A hearty cannabis plant that flourishes outdoors is the notorious Sour Diesel. The name amply fits the strain, citrusy notes of lemon and lime precede a very heavy exhale. Faint notes of petrol and fuel finish the taste. This strain has a very wide variety of tastes that it covers.
This sativa is a tried and true “wake’n’bake” variety. Try a puff or two of this before you make breakfast. Sour Diesel is not a mind-bending sativa high, this won’t leave you paranoid or with racing thoughts. This strain does have an active high, so before bed wouldn’t be the best time to use it. SD does have an energetic high – some users report that they like smoking it “after work, but before the bars”. Smoke this before you go do something integrative. This is a perfect strain for creativity, activities, and being out and about.
One thing to keep in mind is that Sour Diesel has its genealogy in Sativa, not Indica. This means a longer, lankier plant. If you’re growing outdoors you will need to account for this needed room. Think “bamboo forest” not “tomato garden”. This plant will have long branches. One way to help to strengthen these limbs is to twist them, or force their growth in certain directions.
Sour Diesel is an iconic strain – most marijuana smokers have heard of it. There are also a lot of mixed stories about this strain nobody really knows where it came from. According to Leafly, Sour D. has its origins in Chem or Chem91. If you’ve ever smelled a bag of cannabis and thought “wow that smells like a freshly cleaned kitchen” or “a very pungent sharp note” that can be associated with the “chem” variety of cannabis. This chem geneology is absolutely the “diesel” aspect of the Sour Diesel at work. This flavour has a distinct smell, and if you are sensitive to “harsh” marijuana varieties, this may not be the strain for you. If smoked frequently, either Chem or Sour Diesel is going to be a strain that hurts the throat. Try a vaporizer, or concentrate if you do want the iconic taste, but fear you might have a sensitive respiratory system.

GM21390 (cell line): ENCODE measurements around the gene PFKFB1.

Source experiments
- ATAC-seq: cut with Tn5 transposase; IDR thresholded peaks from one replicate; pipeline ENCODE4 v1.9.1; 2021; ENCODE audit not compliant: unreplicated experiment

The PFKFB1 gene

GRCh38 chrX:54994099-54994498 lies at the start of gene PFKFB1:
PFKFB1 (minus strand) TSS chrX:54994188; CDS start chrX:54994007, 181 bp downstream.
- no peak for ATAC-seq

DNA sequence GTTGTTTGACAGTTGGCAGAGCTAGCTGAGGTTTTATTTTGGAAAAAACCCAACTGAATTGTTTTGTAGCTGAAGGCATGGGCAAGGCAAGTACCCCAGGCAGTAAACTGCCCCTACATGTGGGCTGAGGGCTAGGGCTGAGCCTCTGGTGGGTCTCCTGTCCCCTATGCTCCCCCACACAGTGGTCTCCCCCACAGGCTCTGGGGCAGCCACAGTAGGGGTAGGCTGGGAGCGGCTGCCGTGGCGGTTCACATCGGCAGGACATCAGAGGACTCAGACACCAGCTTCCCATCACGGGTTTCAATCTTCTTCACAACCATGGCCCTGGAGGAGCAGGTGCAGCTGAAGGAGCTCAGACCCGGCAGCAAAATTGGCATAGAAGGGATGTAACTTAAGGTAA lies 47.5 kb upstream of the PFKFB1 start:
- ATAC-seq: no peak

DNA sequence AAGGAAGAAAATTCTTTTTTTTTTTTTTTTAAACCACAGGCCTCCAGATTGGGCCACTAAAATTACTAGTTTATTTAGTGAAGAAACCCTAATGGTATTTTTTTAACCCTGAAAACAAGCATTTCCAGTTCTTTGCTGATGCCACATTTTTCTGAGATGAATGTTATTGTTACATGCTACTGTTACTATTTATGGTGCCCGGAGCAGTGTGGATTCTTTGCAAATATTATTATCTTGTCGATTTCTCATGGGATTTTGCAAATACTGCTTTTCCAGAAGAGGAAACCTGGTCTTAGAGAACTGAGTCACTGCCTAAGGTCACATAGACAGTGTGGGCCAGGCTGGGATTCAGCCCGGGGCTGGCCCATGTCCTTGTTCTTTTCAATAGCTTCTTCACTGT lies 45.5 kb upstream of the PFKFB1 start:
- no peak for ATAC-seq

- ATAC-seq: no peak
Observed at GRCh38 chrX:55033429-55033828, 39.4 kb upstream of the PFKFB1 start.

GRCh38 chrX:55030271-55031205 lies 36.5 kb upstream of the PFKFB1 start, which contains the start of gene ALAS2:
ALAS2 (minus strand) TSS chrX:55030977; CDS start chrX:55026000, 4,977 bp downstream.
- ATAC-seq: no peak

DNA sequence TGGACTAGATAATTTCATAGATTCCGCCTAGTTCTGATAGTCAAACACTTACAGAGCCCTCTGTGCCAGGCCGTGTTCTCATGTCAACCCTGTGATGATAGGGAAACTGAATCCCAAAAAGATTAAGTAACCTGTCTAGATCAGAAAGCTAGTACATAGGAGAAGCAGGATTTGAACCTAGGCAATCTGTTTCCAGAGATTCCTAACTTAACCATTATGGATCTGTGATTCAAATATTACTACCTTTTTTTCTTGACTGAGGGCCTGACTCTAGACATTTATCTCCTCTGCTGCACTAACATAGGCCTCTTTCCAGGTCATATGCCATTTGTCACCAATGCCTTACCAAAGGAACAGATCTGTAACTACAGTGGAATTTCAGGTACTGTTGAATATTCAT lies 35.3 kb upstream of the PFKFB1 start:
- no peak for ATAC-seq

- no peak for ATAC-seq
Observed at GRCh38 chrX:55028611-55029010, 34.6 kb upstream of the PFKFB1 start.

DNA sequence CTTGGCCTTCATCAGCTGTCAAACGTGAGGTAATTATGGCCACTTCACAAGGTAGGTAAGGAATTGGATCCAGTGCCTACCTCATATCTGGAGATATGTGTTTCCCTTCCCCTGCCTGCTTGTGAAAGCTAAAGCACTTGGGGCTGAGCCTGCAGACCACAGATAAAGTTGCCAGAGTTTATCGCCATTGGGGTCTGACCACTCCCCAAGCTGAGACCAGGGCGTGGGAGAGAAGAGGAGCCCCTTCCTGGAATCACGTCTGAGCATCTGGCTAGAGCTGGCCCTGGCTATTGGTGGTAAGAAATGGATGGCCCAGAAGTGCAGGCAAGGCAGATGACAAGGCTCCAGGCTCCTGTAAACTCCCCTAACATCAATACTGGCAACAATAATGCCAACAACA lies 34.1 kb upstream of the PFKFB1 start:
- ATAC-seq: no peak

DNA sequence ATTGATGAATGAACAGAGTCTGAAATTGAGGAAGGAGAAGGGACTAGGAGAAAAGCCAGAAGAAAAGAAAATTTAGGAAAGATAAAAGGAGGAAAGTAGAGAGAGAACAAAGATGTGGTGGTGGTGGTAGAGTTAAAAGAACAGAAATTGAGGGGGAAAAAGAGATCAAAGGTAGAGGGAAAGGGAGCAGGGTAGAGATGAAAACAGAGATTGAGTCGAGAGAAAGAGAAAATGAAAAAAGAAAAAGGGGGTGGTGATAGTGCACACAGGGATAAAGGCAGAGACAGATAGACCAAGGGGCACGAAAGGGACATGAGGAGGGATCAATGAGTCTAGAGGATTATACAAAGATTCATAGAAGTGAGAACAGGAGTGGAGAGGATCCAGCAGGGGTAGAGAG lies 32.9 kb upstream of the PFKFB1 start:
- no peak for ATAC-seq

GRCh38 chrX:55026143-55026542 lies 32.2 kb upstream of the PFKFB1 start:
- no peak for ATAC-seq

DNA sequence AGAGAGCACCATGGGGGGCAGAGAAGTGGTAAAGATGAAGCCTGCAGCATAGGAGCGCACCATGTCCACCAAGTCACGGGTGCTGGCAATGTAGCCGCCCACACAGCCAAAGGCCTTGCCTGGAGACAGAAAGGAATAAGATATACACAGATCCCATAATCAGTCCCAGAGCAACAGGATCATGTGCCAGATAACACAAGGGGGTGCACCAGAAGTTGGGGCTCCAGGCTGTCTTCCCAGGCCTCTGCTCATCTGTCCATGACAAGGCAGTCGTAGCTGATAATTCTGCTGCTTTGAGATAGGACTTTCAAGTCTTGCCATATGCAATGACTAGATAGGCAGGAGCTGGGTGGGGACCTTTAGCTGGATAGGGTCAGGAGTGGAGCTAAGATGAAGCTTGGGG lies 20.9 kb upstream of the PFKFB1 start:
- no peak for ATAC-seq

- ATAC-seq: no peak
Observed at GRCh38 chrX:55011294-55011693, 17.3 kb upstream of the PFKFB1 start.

One of my favorite cannabis origin stories stems from the “NYC Diesel” variant of the strain. The story goes, that somewhere in a crowded building in NYC, a man rented out the top floor of an apartment building from a friend of a friend who knew a thing or two about plausible deniability. The guy setup the grow and the landlord and the grower used their mutual friend as a sort of middle man to broker the business they had. The grower set up a gorilla grow and quickly became a head dealer in the town. He acquired some seeds from a friend passing through town, and bread them with his already semi-successful crop. The new crop was Sour Diesel. The smell from his grow was (as legend has it) so dank that even the property owner wouldn’t be able to claim “no knowledge”. Acting quickly, the grower utilized a bag or charcoal to create a “carbon filter” and so the carbon filter was created out of necessity.
I’m sure for every part of that story that’s true, two parts are fabricated, but it is somewhat empowering to think that a strain that smelled so fragrantly, sparked the need for a carbon filter. If you grow outdoors, you shouldn’t need one, but you should be aware that Sour Diesel has a serious scent to it.